The end of fire danger season in some parts of SA and Victoria signals the start of a cooler season and campfires.
While campfires and bonfires are a great way to spend time with people, Natural Resources SA Murray-Darling Basin (SAMDB) is reminding people to do so responsibly, and thoroughly extinguish fires when they’re finished.
He compiled the following list to remind people about controlling your campfire.
General campfire safety tips:
- Check the Fire Danger Rating, Total Fire Bans and local fire rules before lighting a campfire.
- Ensure your fire is clear of overhanging branches, remove leaves off the ground to give a clear space of four metres around the campfire, and away from your tents, tree trunks and anything else that could catch fire, above or below ground.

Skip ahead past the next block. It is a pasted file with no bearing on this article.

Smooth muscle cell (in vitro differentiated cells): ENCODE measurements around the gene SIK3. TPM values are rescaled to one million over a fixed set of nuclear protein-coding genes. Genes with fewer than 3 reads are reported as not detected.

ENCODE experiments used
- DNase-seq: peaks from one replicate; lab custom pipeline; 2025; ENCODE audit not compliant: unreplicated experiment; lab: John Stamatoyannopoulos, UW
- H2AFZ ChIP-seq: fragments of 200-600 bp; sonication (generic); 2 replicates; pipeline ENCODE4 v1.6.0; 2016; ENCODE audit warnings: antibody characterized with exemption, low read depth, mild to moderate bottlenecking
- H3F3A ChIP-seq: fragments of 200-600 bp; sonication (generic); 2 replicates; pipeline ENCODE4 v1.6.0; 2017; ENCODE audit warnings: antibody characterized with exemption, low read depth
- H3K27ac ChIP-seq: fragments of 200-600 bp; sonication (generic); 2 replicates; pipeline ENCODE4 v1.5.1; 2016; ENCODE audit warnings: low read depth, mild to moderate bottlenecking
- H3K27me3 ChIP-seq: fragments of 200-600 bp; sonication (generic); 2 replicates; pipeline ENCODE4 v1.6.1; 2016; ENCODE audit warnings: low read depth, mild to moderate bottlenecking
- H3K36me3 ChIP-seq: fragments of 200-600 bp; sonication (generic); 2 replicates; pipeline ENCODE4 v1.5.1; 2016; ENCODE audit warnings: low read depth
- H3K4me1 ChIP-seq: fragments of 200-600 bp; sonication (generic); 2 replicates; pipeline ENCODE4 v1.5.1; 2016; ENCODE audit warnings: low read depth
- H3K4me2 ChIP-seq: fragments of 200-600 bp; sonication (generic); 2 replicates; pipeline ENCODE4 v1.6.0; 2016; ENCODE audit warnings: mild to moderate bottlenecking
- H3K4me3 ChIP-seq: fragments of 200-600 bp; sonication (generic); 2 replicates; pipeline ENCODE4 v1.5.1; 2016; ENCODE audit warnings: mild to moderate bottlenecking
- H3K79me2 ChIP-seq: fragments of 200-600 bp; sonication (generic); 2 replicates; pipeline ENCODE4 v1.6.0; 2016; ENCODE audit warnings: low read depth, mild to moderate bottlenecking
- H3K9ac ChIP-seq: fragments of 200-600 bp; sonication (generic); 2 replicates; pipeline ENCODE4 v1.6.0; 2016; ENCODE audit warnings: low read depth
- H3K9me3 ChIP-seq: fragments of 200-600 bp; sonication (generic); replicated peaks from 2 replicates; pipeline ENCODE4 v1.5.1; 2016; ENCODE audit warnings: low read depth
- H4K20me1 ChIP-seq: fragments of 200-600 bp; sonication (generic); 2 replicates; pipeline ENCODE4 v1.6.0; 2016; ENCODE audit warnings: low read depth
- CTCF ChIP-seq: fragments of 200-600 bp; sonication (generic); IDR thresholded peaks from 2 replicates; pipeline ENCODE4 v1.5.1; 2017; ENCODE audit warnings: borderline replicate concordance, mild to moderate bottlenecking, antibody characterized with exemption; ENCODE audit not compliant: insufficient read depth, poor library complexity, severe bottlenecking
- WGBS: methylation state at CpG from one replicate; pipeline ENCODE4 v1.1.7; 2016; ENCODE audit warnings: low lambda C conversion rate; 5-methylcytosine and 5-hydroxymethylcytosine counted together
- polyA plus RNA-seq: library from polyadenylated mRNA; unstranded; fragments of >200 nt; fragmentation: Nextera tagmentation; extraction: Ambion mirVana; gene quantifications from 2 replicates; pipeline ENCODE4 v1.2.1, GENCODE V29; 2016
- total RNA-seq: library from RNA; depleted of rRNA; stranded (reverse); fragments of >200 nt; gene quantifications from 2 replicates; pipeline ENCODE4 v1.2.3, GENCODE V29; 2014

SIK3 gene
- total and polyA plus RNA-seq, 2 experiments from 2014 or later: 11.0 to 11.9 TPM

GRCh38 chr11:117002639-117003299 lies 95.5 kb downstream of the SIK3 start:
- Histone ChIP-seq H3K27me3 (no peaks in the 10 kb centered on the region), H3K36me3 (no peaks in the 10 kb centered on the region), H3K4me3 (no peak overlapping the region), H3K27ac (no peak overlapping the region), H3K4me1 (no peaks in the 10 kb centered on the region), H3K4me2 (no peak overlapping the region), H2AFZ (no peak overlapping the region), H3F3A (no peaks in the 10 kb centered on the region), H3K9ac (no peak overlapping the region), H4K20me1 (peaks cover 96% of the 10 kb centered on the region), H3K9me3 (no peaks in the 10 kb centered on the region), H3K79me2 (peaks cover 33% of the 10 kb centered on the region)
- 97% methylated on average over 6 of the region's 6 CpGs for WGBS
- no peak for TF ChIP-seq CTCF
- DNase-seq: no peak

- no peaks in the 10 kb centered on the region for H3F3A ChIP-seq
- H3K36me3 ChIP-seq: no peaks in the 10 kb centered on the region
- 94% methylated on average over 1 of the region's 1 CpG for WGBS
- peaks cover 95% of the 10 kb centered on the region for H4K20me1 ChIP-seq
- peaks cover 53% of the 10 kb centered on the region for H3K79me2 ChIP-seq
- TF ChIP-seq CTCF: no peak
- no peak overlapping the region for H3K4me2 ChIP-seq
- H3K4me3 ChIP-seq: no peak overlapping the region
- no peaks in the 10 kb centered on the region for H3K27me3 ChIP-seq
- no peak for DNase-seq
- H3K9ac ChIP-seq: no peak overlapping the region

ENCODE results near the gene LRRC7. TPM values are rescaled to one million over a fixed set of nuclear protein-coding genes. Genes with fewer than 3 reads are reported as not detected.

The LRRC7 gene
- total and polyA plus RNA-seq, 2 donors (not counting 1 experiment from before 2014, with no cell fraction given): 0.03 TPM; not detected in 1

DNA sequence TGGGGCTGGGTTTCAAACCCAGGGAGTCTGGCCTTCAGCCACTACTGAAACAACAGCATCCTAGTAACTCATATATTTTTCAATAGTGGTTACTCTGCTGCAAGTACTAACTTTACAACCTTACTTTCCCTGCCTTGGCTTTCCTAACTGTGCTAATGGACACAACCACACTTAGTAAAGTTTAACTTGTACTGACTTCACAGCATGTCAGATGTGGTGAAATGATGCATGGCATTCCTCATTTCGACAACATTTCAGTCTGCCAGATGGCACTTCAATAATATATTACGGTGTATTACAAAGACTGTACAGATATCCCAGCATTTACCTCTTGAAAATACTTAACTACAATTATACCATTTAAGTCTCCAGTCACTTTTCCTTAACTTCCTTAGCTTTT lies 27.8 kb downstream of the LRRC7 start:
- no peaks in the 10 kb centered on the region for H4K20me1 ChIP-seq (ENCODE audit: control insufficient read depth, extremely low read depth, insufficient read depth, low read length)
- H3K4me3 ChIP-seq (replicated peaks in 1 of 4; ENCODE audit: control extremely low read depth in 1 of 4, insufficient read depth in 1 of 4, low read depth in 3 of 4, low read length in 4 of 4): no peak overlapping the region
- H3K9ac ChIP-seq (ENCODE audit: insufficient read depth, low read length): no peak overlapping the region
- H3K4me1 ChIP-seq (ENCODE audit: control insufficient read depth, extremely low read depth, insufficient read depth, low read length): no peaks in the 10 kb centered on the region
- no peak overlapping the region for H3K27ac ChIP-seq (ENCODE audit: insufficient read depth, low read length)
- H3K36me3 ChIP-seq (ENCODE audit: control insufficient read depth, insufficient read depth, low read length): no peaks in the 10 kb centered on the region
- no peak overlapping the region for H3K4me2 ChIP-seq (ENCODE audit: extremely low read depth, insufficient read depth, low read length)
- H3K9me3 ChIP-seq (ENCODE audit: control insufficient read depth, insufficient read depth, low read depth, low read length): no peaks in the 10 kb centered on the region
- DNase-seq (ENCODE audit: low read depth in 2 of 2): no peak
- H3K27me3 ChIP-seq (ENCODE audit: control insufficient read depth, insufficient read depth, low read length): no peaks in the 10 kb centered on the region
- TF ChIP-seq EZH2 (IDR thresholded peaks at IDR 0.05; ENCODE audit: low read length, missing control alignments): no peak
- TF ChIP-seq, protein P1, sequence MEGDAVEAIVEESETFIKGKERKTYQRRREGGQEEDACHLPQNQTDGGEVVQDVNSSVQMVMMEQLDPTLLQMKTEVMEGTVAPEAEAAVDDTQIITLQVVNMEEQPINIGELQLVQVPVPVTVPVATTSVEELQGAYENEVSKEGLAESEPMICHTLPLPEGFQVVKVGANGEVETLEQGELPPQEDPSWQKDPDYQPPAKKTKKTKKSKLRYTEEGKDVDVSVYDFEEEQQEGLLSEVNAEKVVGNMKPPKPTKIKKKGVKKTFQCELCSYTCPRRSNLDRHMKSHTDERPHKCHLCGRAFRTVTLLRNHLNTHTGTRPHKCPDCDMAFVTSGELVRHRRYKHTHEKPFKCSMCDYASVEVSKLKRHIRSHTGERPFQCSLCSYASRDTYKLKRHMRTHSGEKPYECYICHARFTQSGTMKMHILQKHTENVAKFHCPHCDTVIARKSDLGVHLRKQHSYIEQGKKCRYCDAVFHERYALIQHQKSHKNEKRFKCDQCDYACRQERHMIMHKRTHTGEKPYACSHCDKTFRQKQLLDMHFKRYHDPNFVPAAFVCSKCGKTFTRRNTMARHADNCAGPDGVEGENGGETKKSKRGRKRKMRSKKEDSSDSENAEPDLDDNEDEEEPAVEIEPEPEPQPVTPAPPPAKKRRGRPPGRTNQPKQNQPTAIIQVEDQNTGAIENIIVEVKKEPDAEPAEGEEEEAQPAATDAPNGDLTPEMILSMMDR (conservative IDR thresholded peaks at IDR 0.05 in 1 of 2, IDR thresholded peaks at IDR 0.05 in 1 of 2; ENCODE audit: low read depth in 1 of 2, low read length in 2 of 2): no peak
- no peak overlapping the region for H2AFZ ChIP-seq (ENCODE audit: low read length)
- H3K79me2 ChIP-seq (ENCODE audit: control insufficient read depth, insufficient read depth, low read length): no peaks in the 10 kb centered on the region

- The safest place to light a campfire is within the fire pits or barbeques provided.
- If you need to make your own, dig a shallow hole, about 30cm deep and smaller than one meter in area.
- You can make a ring of big rocks to keep your fire contained, but be careful which rocks you choose! River rocks or creek stones can shatter when hot and cause injury.
- Don’t use flammable liquids like petrol or kerosene to light your fire.
- Never leave a camp fire alone. Keep water or an extinguisher handy.
- Make sure your campfire is completely put out with water before you leave or go to sleep.
- Water is the best way to cool a campfire. Putting dirt or sand on the fire is not good, as the sand or dirt can heat up, and burn you or restart the fire.
- Bring your own firewood, collecting or cutting down wood in a National Park is not allowed. Dead and fallen timber is important habitat for birds, animals and insects.
Camp safely and control your fire to ensure a pleasant environment for everyone.